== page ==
After Donald Trump ascended to the presidency, despite losing the popular vote by an astounding margin, there just wasn't a lot of cheering to be heard in Whoville. Trump is like The Grinch Who Stole Christmas, with the notable exception that Trump doesn't have a heart, not even one ten sizes too small.
Our mission is to establish authentic, participatory democracy for all people, not corporations. Our first goal is to help build a diverse democracy movement capable of passing the We the People Amendment. The amendment abolishes corporate constitutional rights (corporate personhood) and money as free political speech.
If you're new to Move to Amend, or joining the growing resistance; if you want to do more, but don't know where to start, or if your #1 issue just hit a brick wall built by the corporatized state, we invite you to volunteer with Move to Amend, the Campaign to Legalize Democracy!
We are thrilled to announce that we have 29 co-sponsors on the We the People Amendment (HJR 48)!
Our strategic goal this year is to reach 35 co-sponsors, and we are well on our way!
We want to thank both our lead sponsor, Rep. Rick Nolan and our Move to Amend affiliates for their handiwork. Well done!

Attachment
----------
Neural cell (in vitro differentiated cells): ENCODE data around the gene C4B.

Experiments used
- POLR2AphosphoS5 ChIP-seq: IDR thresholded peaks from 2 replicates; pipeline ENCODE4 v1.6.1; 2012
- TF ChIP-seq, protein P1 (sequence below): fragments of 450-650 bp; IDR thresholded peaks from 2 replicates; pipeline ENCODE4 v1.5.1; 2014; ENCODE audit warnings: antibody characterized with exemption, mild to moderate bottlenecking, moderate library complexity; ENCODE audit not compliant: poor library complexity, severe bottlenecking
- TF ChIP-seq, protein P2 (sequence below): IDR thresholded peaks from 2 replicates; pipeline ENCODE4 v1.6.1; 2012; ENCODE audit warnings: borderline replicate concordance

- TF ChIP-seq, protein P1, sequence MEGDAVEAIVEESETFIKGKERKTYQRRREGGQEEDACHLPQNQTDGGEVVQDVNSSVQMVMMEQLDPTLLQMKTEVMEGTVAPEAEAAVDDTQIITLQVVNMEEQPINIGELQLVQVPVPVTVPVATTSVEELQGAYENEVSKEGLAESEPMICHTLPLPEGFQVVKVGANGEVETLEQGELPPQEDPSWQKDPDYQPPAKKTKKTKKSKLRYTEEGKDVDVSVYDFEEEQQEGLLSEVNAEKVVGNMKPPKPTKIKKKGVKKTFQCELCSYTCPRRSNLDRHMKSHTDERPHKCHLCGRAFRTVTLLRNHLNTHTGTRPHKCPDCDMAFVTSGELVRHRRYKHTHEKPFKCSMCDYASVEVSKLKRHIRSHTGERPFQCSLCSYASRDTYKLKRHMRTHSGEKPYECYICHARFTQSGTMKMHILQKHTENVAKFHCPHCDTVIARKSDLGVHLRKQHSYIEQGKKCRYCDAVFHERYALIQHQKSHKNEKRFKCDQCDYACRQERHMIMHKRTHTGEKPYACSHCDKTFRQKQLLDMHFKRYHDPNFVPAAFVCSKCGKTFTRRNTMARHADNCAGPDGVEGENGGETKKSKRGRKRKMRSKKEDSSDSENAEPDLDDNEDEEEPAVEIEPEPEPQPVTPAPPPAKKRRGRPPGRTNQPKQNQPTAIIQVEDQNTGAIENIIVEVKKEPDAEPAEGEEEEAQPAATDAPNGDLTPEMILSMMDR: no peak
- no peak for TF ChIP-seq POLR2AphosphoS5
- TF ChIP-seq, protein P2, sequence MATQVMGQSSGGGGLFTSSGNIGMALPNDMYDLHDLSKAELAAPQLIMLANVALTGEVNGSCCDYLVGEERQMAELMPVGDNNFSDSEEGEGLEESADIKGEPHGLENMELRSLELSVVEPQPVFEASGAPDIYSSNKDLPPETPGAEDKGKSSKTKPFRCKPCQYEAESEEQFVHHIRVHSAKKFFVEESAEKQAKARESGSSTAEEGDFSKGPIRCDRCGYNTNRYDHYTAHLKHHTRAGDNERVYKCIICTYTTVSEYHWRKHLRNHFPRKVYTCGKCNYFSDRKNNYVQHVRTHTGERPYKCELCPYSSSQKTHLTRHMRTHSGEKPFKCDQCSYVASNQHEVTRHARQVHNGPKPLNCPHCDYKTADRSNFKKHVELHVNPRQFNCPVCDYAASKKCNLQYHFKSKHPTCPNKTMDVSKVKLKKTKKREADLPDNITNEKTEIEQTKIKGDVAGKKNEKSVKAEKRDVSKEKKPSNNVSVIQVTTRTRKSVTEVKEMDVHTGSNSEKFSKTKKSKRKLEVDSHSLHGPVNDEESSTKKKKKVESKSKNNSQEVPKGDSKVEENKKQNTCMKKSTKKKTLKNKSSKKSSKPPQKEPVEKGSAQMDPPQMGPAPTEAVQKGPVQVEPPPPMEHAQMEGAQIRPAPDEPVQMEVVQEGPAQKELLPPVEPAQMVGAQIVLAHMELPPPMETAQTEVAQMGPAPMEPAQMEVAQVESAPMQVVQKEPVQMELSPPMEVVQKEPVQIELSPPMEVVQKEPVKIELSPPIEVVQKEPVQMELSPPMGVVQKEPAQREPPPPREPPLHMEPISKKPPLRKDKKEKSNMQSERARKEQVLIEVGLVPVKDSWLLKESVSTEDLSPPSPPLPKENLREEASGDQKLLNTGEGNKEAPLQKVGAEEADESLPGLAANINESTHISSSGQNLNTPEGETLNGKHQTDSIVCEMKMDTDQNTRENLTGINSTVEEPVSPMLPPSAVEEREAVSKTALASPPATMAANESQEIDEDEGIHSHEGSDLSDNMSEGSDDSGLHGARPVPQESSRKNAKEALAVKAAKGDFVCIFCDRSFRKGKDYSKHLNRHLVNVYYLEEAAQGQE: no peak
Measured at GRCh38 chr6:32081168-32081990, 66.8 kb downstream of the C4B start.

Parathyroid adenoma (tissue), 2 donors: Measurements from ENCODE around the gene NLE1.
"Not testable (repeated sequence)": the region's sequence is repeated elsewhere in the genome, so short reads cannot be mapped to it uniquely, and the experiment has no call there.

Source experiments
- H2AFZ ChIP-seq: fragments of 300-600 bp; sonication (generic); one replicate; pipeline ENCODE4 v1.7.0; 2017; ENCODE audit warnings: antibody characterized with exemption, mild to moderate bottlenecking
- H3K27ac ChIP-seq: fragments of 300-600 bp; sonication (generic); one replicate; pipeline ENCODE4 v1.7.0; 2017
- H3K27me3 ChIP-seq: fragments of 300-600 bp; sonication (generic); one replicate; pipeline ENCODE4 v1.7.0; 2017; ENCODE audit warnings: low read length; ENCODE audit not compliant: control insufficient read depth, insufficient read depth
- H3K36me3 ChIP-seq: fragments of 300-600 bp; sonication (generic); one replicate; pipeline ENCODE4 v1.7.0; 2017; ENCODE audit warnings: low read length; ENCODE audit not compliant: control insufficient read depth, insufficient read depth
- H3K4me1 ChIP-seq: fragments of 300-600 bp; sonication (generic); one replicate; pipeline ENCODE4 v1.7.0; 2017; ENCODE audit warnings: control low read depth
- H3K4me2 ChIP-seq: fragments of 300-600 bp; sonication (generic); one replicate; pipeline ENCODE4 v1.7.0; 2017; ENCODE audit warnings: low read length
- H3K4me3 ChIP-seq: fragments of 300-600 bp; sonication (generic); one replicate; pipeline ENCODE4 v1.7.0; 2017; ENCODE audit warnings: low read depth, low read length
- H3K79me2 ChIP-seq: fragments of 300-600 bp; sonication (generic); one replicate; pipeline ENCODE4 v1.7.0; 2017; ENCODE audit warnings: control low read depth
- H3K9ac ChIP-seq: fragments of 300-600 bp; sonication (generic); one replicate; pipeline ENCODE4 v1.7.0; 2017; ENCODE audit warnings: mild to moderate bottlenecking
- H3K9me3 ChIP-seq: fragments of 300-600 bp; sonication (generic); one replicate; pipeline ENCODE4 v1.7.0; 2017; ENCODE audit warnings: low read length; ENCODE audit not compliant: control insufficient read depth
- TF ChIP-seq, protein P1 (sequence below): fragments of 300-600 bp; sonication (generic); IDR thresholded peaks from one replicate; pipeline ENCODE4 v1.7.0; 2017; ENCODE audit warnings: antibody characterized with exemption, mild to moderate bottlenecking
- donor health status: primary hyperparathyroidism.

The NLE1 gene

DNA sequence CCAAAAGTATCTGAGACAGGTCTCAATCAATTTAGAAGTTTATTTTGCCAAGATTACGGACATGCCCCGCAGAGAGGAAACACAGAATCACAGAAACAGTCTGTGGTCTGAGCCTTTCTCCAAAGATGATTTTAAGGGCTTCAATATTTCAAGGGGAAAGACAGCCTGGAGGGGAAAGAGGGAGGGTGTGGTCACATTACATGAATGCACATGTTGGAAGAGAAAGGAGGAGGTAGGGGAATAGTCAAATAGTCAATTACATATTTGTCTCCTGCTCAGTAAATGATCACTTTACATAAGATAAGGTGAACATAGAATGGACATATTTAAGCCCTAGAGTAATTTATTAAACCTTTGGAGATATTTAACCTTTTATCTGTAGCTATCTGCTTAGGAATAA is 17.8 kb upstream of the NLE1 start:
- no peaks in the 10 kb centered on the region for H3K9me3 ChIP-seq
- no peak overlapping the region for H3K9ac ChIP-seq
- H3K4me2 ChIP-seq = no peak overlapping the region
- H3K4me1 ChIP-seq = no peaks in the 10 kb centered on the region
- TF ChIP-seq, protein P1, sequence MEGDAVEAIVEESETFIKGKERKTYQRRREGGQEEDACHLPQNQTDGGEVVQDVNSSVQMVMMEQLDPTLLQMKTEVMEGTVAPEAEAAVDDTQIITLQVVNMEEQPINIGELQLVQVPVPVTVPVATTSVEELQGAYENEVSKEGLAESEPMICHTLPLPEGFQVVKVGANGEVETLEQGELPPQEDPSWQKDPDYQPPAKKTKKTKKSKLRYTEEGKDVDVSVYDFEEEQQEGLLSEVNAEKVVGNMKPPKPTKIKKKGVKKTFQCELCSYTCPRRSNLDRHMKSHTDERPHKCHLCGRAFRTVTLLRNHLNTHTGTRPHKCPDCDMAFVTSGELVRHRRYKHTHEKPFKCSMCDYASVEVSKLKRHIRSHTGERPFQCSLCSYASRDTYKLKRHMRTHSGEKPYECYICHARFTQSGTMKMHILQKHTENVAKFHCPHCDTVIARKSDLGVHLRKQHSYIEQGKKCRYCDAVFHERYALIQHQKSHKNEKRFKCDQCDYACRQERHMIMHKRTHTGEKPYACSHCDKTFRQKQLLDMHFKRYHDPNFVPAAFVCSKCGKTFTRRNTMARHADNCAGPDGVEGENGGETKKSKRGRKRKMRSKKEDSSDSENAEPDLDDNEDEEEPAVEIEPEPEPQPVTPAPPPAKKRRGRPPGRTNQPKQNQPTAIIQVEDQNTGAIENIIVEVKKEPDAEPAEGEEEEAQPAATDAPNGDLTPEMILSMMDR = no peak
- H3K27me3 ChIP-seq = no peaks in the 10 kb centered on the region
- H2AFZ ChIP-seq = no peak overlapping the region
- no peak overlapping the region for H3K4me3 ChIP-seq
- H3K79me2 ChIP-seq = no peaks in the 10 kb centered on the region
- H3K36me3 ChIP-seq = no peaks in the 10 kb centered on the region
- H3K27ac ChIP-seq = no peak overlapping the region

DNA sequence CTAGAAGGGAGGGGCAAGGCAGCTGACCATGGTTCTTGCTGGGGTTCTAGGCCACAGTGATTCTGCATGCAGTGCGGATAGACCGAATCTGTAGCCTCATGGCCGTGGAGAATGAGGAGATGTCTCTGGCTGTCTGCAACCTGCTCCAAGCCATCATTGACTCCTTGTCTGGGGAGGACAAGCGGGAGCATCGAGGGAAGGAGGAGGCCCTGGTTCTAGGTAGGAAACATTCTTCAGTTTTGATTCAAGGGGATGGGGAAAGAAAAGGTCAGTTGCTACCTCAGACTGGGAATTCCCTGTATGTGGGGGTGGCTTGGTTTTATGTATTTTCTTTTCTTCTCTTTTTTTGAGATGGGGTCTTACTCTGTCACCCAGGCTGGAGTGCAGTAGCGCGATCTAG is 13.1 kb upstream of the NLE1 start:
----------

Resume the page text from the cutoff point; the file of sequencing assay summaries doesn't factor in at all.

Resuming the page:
Of course we want to thank our first-time co-sponsors:
Rep. Alma Adams [NC-12],
Rep. Donald Beyer, Jr. [VA-8],
Rep. Suzanne Bonamici [OR-1],
Rep. Eliot Engel [NY-16],
Rep. Derek Kilmer [WA-6],
Rep. Ro Khanna, [CA-17],
Rep. Donald Norcross [NJ-1],
Rep. Eleanor Holmes Norton [DC-At Large],
Rep. Jamie Raskin [MD-8],
Rep. Jose Serrano [NY-15], and
Rep. Paul Tonko, Paul [NY-20]
Panelist David Hyde of Move to Amend decried the “rampant inequality” between corporations and people — and the loss of civil liberties — because of the “personhood” granted via Citizens United. He called for education, organization and action to end the cycle of “wealth-power-legislation-wealth … in this oligarchy we live in.”
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CORVALLIS, Ore. - It's the fifth anniversary of the U.S. Supreme Court's "Citizens United" ruling, and some Oregonians have been working for five years to counteract it.
The ruling removed limits on the amount of money that corporations, associations and unions can spend on political campaigns.
U.S. Rep. Kurt Schrader said Wednesday it may be only a matter of time, based on its latest decision, before the U.S. Supreme Court drops all limits on federal campaign contributions.
Based on Wednesday’s decision and a 2010 case, Schrader said, “the court is gearing up for taking away all contribution limits to candidates. Then it’s going to be even worse, when a sugar daddy who wants to fund your campaign — or fund one against you — can spend unlimited amounts of money.”